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I have got some lists, and I want to filter elements from them. Here's the lists:

list1 = ['Little Mary had a lamb', 'the horse is black', 'Mary had a cat']
list2 = ['The horse is white', 'Mary had a dog', 'The horse is hungry']
listn = ...

Assume that I know a word or an expression which is relevant, Mary or horse in the following example. I would like to get a new list which items would be extracted from the other lists if these items contain the term or the expression searched. E.g. :

listMary = ['Little Mary had a lamb', 'Mary had a cat', 'Mary had a dog'] 
listHorse = ['the horse is black', 'The horse is white', 'The horse is hungry']
listn = ...

Don't worry my data is more complex ;)

I know that i should use the regular expression module, but I am unable to find in which way in this case. I have tried a few searches here on Stack Overflow but I don't know how to formulate the problem clearly enough so I couldn't find anything useful.

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4 Answers 4

up vote 2 down vote accepted

Could it be something like:

>>> a = ['Little Mary had a lamb', 'the horse is black', 'Mary had a cat']
>>> b = ['The horse is white', 'Mary had a dog', 'The horse is hungry']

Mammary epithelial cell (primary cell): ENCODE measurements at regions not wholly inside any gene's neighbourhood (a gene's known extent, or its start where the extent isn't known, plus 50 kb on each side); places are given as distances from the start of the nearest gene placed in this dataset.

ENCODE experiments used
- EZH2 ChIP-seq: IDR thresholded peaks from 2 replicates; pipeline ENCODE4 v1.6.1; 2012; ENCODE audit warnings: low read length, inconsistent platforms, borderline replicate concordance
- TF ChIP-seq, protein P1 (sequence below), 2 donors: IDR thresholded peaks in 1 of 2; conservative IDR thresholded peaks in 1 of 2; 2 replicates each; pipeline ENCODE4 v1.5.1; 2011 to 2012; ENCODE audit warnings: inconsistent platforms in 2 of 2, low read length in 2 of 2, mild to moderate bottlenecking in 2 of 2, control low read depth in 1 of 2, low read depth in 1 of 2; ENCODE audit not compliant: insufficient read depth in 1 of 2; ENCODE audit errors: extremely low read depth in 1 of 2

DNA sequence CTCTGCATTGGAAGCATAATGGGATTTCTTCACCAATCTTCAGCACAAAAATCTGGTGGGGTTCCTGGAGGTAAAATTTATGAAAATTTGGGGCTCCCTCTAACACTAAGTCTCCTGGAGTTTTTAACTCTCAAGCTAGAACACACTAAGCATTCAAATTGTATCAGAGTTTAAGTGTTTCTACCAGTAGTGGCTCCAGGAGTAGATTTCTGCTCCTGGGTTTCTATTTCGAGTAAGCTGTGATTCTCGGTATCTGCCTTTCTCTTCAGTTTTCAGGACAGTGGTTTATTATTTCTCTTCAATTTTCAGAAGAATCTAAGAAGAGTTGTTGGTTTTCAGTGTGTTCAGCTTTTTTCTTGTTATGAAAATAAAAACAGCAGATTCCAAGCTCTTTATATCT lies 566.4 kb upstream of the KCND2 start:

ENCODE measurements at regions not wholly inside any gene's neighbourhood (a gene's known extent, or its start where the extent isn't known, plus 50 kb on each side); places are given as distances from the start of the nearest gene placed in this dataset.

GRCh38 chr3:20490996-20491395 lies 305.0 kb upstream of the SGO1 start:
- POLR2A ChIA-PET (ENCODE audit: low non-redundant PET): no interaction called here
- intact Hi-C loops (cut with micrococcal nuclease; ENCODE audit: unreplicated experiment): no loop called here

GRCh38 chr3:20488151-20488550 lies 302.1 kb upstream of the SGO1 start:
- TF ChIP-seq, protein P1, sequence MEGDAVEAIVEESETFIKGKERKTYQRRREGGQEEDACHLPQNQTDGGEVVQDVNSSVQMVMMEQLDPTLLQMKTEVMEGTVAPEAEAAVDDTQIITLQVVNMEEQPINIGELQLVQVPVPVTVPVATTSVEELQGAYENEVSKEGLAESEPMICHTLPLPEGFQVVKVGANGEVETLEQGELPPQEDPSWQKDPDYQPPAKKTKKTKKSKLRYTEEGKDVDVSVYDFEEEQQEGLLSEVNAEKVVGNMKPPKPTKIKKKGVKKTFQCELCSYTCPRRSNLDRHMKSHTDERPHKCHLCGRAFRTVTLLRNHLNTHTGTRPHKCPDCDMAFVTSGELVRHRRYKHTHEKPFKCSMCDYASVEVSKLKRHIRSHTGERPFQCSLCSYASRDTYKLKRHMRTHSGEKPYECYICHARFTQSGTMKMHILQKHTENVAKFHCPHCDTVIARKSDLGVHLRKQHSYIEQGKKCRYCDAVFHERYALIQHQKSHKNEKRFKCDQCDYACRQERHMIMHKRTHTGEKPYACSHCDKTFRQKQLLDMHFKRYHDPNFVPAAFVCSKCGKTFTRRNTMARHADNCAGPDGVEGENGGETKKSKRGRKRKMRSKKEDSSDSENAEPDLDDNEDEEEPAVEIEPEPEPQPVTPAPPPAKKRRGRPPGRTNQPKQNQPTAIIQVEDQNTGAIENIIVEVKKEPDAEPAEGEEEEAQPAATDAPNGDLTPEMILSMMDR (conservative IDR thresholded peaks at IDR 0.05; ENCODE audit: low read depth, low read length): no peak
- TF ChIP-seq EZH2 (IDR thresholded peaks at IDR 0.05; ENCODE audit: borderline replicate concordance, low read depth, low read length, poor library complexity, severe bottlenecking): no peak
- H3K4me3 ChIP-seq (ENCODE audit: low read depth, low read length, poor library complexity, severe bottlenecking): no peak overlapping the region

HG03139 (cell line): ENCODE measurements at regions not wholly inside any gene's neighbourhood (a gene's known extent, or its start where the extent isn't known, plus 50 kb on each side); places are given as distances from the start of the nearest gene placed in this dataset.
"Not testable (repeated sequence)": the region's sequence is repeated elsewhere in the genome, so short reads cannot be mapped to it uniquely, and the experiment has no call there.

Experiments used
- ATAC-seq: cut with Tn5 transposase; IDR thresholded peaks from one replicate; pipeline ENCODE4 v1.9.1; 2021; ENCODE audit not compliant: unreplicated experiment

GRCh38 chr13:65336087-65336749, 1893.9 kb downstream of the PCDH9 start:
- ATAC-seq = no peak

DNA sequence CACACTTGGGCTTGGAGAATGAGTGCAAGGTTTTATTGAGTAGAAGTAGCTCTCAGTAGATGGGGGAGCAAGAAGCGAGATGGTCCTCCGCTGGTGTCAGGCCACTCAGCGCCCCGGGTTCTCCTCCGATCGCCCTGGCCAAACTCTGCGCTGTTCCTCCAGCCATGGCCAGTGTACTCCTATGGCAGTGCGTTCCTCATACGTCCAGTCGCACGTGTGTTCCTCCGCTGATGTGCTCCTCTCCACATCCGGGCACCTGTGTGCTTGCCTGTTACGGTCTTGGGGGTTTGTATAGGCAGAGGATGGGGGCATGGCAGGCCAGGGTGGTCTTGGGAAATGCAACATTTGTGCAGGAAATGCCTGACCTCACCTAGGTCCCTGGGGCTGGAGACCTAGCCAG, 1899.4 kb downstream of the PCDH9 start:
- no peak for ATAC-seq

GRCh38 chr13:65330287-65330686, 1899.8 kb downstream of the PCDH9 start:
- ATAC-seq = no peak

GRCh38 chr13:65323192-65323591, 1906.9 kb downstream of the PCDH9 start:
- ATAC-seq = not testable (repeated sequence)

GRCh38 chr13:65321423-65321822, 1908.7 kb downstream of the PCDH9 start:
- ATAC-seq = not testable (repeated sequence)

>>> [sent for sent in a+b if 'Mary' in sent]
['Little Mary had a lamb', 'Mary had a cat', 'Mary had a dog']

Or if you prefer using a regex:

>>> import re
>>> [sent for sent in a+b if re.search("horse", sent)]
['the horse is black', 'The horse is white', 'The horse is hungry']
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Thanks everybody _ For regex i don't know : some people said me that it was a bad idea ut until your answer i did not know how to manage my question without this module. –  user1468223 Jun 20 '12 at 8:18

Use the conditional clause of a list comprehension.

[x for x in L if regex.search(x)]
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Or, to account for multiple lists: sum([[x for x in L if regex.search(x)] for L in (L1,L2,L3)],[]) –  mgilson Jun 20 '12 at 6:49

You don't necessarily need the regex module:

word = 'horse'
result = []
for l in [list1, list2, list3]:
    for sentence in l:
        if word in sentence:
            result.append(sentence)
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1  
chain.from_iterable would be better here docs.python.org/library/… –  John La Rooy Jun 20 '12 at 6:41
    
@gnibbler: Thanks, I didn't know about that function yet. –  Simeon Visser Jun 20 '12 at 6:44
    
Thank you two for the code and the doocs to read. –  user1468223 Jun 20 '12 at 8:32

User inbuilt function filter it will be fast and efficient.

def f(x): 
    return x % 2 != 0 and x % 3 != 0

filter(f, range(2, 25))

so here def f will take one arg and make your match and return true false and you will have your result list.

Thank You

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